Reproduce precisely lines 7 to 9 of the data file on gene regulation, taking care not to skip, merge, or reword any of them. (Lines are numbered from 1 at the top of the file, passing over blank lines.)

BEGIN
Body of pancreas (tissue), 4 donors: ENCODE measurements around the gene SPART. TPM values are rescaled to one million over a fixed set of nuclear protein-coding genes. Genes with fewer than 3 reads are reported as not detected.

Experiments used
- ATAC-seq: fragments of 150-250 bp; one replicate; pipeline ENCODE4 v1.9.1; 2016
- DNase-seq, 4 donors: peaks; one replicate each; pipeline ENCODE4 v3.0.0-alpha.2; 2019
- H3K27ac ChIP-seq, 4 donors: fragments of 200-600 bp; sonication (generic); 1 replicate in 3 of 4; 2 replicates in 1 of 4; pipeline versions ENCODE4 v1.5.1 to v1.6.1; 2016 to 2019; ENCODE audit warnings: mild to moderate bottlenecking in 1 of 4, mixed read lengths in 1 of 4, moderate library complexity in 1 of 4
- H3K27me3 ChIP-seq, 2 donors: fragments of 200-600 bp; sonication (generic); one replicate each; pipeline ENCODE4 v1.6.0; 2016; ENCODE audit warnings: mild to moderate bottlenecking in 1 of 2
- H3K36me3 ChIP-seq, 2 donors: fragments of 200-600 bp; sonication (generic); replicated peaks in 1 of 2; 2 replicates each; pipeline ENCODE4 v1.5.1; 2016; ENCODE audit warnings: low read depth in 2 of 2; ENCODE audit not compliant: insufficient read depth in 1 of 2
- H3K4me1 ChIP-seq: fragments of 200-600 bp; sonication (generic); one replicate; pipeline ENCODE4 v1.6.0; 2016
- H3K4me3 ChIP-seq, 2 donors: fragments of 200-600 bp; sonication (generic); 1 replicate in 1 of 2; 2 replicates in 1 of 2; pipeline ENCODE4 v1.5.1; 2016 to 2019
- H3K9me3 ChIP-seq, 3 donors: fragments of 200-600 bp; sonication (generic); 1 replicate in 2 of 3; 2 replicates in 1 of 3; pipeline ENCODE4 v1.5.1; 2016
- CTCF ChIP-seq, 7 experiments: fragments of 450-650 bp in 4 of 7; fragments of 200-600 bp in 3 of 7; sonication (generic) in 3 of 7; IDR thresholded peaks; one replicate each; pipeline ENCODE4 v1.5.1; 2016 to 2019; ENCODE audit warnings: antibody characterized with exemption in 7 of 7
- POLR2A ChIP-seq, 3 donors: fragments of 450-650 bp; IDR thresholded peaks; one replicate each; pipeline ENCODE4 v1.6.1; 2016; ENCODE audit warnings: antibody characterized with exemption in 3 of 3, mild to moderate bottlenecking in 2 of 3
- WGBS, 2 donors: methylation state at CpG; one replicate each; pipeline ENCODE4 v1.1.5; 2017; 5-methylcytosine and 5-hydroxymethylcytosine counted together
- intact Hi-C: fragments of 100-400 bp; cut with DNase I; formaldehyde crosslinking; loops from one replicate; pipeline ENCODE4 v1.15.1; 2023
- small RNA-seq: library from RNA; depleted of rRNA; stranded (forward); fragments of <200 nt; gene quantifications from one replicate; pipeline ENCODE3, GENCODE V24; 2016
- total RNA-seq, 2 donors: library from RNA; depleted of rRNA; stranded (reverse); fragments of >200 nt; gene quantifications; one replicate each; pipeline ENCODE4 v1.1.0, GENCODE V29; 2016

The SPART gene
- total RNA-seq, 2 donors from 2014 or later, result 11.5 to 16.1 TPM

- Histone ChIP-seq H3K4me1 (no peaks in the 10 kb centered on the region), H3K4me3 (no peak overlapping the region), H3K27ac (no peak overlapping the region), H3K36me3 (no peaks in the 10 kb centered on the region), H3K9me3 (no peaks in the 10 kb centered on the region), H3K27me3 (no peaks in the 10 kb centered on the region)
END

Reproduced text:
- H3K36me3 ChIP-seq, 2 donors: fragments of 200-600 bp; sonication (generic); replicated peaks in 1 of 2; 2 replicates each; pipeline ENCODE4 v1.5.1; 2016; ENCODE audit warnings: low read depth in 2 of 2; ENCODE audit not compliant: insufficient read depth in 1 of 2
- H3K4me1 ChIP-seq: fragments of 200-600 bp; sonication (generic); one replicate; pipeline ENCODE4 v1.6.0; 2016
- H3K4me3 ChIP-seq, 2 donors: fragments of 200-600 bp; sonication (generic); 1 replicate in 1 of 2; 2 replicates in 1 of 2; pipeline ENCODE4 v1.5.1; 2016 to 2019